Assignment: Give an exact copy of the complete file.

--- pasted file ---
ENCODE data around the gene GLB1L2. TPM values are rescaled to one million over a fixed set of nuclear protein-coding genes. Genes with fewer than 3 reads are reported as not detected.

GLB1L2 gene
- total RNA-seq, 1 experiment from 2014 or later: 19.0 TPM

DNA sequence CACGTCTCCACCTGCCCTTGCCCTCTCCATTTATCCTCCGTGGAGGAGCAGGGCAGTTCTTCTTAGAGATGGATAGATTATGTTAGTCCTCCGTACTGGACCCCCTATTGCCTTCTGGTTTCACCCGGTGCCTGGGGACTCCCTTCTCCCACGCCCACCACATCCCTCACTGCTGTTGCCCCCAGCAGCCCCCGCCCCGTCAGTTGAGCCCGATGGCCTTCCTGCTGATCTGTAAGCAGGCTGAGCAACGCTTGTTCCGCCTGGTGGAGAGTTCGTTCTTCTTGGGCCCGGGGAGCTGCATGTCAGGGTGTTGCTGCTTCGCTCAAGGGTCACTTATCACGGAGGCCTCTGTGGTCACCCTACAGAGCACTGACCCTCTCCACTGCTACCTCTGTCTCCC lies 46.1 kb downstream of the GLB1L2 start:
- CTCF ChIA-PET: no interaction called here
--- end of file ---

ENCODE data around the gene GLB1L2. TPM values are rescaled to one million over a fixed set of nuclear protein-coding genes. Genes with fewer than 3 reads are reported as not detected.

GLB1L2 gene
- total RNA-seq, 1 experiment from 2014 or later: 19.0 TPM

DNA sequence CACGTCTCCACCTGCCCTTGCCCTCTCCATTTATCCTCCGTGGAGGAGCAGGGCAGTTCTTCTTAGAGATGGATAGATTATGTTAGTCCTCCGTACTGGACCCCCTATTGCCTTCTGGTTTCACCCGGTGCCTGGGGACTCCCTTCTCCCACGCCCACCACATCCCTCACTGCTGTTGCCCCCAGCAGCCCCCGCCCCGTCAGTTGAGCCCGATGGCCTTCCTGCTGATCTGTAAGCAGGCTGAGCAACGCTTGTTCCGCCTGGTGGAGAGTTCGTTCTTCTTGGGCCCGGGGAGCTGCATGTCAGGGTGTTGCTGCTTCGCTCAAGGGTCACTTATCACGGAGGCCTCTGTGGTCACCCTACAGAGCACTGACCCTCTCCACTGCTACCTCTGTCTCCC lies 46.1 kb downstream of the GLB1L2 start:
- CTCF ChIA-PET: no interaction called here